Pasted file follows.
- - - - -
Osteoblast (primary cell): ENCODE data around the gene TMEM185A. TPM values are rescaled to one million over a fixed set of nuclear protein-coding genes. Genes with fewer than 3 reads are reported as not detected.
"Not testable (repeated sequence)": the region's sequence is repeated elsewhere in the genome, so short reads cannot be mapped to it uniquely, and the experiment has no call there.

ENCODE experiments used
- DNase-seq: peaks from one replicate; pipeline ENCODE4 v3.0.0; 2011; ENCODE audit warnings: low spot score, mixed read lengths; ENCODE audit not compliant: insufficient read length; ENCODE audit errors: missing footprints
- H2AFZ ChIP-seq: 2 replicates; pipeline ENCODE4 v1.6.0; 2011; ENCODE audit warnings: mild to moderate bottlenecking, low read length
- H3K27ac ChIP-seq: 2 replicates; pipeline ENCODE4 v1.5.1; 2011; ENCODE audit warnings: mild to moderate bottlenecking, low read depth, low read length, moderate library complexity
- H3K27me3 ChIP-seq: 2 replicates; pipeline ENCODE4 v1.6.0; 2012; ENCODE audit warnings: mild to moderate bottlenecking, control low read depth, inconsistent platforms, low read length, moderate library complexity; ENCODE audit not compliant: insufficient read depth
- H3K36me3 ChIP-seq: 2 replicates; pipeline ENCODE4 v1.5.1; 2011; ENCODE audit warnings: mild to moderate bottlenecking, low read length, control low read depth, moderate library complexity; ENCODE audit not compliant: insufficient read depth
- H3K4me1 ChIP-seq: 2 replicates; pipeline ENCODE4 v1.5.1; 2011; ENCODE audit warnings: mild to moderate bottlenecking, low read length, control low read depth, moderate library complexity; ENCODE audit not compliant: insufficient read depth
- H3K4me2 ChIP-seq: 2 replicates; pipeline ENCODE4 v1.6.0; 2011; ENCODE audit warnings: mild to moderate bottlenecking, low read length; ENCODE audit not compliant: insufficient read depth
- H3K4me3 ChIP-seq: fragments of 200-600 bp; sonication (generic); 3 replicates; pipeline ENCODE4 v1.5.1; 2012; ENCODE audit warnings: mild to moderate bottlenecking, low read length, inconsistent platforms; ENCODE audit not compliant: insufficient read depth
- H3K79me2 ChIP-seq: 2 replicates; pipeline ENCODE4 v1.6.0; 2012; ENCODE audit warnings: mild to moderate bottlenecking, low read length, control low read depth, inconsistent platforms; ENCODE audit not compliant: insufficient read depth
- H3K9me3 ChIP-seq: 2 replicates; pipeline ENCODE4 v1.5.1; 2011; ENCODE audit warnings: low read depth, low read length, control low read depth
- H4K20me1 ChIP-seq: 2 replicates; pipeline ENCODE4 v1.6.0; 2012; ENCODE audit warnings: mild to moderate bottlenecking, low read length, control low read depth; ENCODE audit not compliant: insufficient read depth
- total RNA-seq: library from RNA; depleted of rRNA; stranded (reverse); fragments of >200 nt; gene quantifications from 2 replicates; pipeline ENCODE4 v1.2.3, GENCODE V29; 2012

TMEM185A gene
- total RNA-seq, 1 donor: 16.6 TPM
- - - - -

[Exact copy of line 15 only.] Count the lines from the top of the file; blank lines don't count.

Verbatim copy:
- total RNA-seq: library from RNA; depleted of rRNA; stranded (reverse); fragments of >200 nt; gene quantifications from 2 replicates; pipeline ENCODE4 v1.2.3, GENCODE V29; 2012